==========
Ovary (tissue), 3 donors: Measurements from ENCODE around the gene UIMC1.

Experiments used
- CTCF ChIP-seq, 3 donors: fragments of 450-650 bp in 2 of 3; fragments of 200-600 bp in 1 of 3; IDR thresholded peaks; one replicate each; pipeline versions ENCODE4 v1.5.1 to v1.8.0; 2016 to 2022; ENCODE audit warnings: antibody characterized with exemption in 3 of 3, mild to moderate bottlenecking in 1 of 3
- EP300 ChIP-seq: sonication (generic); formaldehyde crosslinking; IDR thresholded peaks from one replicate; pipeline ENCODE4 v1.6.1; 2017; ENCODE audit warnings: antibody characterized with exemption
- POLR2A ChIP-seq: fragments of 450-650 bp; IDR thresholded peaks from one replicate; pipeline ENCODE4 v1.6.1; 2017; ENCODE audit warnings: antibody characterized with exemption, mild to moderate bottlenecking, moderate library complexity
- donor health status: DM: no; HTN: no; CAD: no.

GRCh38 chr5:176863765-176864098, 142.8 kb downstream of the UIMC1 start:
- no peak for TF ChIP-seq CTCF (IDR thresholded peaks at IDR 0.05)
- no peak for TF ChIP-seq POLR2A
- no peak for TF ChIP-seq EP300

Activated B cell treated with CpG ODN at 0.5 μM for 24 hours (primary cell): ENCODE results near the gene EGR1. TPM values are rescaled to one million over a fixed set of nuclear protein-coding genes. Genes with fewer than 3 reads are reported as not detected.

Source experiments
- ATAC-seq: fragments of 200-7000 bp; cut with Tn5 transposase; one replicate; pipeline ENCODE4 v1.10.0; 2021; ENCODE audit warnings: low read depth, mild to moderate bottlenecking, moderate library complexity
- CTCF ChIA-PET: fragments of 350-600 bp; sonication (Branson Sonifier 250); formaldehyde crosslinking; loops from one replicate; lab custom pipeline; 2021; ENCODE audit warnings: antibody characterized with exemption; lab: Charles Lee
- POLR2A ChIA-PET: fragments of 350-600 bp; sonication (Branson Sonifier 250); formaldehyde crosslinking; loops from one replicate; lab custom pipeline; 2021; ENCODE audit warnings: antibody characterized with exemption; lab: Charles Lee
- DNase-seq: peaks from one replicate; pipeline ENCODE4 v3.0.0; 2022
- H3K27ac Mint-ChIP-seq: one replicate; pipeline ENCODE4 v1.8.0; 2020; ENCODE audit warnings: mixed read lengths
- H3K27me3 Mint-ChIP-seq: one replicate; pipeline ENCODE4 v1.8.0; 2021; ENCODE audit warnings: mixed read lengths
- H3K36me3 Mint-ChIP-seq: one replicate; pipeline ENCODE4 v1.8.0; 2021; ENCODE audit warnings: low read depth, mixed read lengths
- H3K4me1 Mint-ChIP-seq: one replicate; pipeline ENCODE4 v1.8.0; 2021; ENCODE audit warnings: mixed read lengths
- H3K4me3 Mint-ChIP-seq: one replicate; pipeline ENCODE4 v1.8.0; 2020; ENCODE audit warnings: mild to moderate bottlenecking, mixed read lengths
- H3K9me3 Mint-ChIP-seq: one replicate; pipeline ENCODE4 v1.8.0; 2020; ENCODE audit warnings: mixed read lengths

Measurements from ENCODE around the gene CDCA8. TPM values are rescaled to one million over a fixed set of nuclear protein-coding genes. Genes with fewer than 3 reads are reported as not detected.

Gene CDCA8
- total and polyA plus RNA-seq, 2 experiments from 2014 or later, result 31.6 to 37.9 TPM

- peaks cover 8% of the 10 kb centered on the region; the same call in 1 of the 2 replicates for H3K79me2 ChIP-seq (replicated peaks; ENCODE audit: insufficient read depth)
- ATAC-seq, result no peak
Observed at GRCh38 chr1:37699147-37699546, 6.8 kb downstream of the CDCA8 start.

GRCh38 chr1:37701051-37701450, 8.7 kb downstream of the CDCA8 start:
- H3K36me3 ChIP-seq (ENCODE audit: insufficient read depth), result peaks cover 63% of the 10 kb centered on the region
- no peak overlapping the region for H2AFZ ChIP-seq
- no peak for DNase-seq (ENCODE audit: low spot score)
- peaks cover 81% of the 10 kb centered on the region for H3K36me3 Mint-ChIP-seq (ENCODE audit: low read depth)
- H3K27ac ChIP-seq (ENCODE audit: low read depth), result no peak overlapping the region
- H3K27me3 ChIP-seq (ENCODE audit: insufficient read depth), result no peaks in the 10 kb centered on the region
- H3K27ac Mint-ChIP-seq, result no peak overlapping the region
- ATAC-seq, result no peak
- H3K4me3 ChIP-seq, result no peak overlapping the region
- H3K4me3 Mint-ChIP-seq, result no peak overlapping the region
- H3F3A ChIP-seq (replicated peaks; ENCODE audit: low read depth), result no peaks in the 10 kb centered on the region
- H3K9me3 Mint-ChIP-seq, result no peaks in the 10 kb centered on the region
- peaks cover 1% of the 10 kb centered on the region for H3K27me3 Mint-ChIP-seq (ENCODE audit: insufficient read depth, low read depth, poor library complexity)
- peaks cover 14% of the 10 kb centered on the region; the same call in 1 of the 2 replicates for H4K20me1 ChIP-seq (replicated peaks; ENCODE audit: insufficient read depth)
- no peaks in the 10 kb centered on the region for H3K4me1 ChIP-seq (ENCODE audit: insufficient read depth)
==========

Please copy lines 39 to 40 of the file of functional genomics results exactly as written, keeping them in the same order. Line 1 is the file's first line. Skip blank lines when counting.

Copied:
- H3K4me3 Mint-ChIP-seq, result no peak overlapping the region
- H3F3A ChIP-seq (replicated peaks; ENCODE audit: low read depth), result no peaks in the 10 kb centered on the region